Would watch again.

Dazzling details: Hereditary was directed by Ari Aster, is 2h 7m long and rated 15 for strong threat, gory images, language and drug use.

Annihilation

A biologist signs up for a dangerous, secret expedition into a mysterious zone where the laws of nature don’t apply.

I loved Annihilation when it was published back in 2014 and devoured it and its sequels as soon as they were released, so I was really interested when I saw that a film version was on the cards. It’s taken me this long to watch it because although I have Netflix we didn’t (until very recently) have a smart TV, and I had heard that it was best to watch this on the biggest screen possible. So when our new TV was installed this was the first movie I watched by myself.

So as the description above explains, Natalie Portman is a biologist who takes part in an expedition into an area of the country known as the Southern Reach where something, possibly extraterrestrial, has led to something called the Shimmer, where nature and time are corrupted. Natalie’s character has become involved because her husband (Oscar Isaac), missing for a year, suddenly returns and she finds out that his secret mission was one in a line of expeditions which have all failed – no-one has come back before him.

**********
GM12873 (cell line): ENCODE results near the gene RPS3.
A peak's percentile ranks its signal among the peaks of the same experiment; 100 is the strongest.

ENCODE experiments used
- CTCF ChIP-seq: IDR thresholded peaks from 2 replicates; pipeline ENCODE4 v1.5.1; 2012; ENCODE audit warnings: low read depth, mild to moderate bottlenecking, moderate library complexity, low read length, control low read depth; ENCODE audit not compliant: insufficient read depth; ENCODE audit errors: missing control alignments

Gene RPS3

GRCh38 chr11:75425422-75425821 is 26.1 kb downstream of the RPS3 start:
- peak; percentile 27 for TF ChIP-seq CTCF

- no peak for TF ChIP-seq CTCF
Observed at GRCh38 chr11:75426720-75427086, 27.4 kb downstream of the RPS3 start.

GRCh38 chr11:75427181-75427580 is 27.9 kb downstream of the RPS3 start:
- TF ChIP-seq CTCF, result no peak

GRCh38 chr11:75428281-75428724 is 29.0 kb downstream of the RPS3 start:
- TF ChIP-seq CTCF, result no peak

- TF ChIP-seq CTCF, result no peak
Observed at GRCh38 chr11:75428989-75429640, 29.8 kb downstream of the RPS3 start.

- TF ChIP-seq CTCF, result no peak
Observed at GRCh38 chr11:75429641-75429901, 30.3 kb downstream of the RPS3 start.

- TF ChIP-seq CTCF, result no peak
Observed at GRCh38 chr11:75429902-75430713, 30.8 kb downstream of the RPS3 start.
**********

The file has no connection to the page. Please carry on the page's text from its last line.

The new team is made up of Natalie and four other women – in the books they have no names and are just described by their roles – and one of the strengths of the film is watching a team of intelligent and brave women working together to solve a problem. When things fall apart they do so in the same way that all of the other missions were affected, mostly due to paranoia.

What makes this special for me is that the film doesn’t shy away from the horrors of a place where things are so out of whack. There are deformed animals including the most frightening bear you will ever see on screen and evidence that the teams before them did some terrible things – a gruesome and shocking piece of footage from her husband’s expedition in particular. The film also doesn’t skimp on beautiful visuals showing just how strange the world inside the Shimmer can be – plants growing in the shape of humans, strange colours and so on.